Jenn — March 20, 2010
Look, I'm all behind opposing the compulsory indoctrination of femininity into young girls. But this just reads as promoting a trendy "tomboy" identity that doesn't reject femininity at all -- it merely vilifies traditional femininity and women that are presumed to embody it while embracing alternative femininity that is just as limiting.
Take, for example, burlesque dancing. Sure, it's a "rejection" of stripping, which is seen as traditional, low class, and exploitive. But at the end of the day, it's still something that promotes a very narrow vision of femininity (albeit slightly wider than the model promoted by stripping) that is only available to certain girls (class priviledge for the win!) by having women basically objectify themselves, claim it's empowerment, and then take off their clothes. It's stripping in new clothes, available only to those that vilify the old stripping without rejecting any of its implicit premises. At the end of the day, women are still taking off their clothes for an audience -- an audience that will reject more and more of the "progressive" trappings of burlesque until it becomes stripping with rainbow hair and tattoos or goes out of business.
This is the same damn thing: trading in pink for black and then caging women and girls in a new role. It's not designed to do that, but that's what will happen in the end. It pretends that the forces that put women in very specific roles are gone, that the only thing holding them back is themselves and their allegiance to pink. That's crap. There's still a massive system of patriarchal values that remains unquestioned -- no matter how many pink tutus and princesses you throw under the bus.
This will slide into devaluing the traditional feminine and embracing "alternative" feminine that is only accessible to those with additional priviledge (white, class, able-bodied... it will be something) and only if they continue to meet certain patriarchal guidelines and vilify women and girls that don't.
More of the same divisive crap.
Becca — March 21, 2010
Does anyone else find it weird that the t-shirts and logo have pink in them?
Kat — March 21, 2010
From The Guardian, "The Power of Pink"
Abi and Emma Moore of the PinkStinks campaign have been most shocked, though, by the emails. There's been support: "I am nine years old," wrote one girl, "and I think PinkStinks is my voice. Girls like me shouldn't be forced to like pink. Can you think of a good name for girls who don't want to be girly girls but aren't tomboys?" Please, said another, "carry on and make it easier for girls like me to try different things without feeling like an outsider." And where, a young mother asked, "are the toys I remember from my childhood – non-gendered, and educational? Well done for raising this issue and giving us parents a focus for change, to raise our daughters to aspire to dignity, goodness and equality rather than big boobs and tiny waists!"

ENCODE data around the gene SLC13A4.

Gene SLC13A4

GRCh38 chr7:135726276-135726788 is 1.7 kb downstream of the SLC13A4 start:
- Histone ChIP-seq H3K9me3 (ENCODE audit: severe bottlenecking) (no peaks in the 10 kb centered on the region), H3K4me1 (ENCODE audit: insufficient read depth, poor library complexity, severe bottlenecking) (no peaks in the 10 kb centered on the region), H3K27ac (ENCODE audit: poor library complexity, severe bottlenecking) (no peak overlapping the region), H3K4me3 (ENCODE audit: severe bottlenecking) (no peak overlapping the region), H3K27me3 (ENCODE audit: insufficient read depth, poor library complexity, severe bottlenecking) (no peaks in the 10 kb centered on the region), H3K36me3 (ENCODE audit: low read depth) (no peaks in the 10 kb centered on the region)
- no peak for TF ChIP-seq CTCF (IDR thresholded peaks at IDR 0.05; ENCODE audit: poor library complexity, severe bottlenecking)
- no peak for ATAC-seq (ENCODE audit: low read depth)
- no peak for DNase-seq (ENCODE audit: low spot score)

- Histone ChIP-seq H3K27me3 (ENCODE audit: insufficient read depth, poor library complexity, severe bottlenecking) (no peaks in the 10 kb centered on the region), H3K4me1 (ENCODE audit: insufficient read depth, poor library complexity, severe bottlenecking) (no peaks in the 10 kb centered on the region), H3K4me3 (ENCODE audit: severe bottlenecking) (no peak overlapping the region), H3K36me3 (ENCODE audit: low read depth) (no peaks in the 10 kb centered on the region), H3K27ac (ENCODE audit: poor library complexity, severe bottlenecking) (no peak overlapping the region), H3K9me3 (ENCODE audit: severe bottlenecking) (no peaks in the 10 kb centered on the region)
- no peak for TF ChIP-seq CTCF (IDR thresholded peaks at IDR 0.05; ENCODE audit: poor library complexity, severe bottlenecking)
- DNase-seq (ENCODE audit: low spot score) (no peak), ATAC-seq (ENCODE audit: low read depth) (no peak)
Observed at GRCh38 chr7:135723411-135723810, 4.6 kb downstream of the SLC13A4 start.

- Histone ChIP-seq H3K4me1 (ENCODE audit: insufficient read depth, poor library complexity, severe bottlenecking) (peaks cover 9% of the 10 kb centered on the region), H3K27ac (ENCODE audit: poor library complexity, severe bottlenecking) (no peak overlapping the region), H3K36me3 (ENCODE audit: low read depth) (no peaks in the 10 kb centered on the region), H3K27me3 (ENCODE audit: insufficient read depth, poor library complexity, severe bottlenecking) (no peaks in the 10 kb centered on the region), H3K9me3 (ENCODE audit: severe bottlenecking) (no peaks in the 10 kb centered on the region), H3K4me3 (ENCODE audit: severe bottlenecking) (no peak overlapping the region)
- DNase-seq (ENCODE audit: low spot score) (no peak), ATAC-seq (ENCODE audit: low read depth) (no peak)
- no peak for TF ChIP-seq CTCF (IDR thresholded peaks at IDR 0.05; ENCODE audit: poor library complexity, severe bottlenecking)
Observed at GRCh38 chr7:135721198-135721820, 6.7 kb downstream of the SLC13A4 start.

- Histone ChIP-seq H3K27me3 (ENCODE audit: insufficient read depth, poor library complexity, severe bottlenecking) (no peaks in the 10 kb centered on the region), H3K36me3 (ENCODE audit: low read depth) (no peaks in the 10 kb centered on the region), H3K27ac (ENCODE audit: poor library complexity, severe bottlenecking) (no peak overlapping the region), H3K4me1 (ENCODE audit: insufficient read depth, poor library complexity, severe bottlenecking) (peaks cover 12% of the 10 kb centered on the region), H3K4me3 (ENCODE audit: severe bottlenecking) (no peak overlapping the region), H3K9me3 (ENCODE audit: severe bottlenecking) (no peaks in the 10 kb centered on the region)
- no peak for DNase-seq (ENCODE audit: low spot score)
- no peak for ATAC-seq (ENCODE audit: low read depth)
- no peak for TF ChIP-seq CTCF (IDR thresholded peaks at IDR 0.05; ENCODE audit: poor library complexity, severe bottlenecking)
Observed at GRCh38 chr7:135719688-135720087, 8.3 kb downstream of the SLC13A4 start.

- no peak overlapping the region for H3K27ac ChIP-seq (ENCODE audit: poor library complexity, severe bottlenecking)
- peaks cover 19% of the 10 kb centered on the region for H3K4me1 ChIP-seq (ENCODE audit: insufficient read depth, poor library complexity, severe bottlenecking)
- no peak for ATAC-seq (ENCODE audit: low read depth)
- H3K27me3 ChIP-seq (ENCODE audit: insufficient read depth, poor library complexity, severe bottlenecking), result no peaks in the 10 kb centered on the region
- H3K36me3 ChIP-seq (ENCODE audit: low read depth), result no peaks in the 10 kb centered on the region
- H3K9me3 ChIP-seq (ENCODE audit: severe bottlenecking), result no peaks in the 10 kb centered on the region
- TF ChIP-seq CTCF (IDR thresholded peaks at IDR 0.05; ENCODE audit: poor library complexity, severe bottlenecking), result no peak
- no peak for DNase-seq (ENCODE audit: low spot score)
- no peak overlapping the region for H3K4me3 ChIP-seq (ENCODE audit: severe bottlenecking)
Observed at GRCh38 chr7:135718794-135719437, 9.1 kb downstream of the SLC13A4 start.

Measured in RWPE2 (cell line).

But there has also been vilification; hatred, even. "Do you sell campaign T-shirts in pink?" one respondent writes. "And do you have any with 'I am a leftwing communist loony trying to brainwash girls'?" Another calls the sisters "lesbians" who "can't leave normal young girls alone". A third "pities your children". Another: "So much going on in the world and yet you start this crap. Amazing. Sorry, white coats needed for you."
The sisters are at something of a loss to understand why an innocuous, low-key campaign should spark such vitriol. "We've tapped into something that's clearly very deep and very powerful," says Emma. "Some people plainly feel attacked."
Pauline — March 22, 2010
This makes me laugh a little. When I was about 4 I was already pretty independent and when all the girls said their favourite colour was 'pink & purple' I would proudly declare that mine was 'dark blue and green spray painted together' (I'd seen someone spraying tshirts and thought it looked amazing).
I refused to wear pink and be like the 'girlie girls' for all of my teenage years.
It's taken all the way until quite recently, when I started higher ed, for me to accept that dressing nicely doesn't mean you're being hypocritical. I've finally been able to come to the realisation that this article discusses - that by wanting to do everything a 'man' could do and turning my nose up at things women might do I was actually no better than the men themselves. I was devaluing my own sex.
But today I can say that I'm proudly wearing a pink top (and look nice in it, actually) and am happy to wear clothes that flatter my figure, and I don't feel like a hypocrite because of it :)
Jen — March 24, 2010
"the t-shirts seem to play into that a little."
There seems to me to be nothing about those two t-shirts which plays into that. "I'm no Princess" "I think PinkStinks!" They're about what the person -wearing- them thinks, making a statement that the wearer is not a girly-girl, not that girly-girls are bad or wrong - there are enough t-shirts which say "I am a princess" "future supermodel" - these tees are the opposite.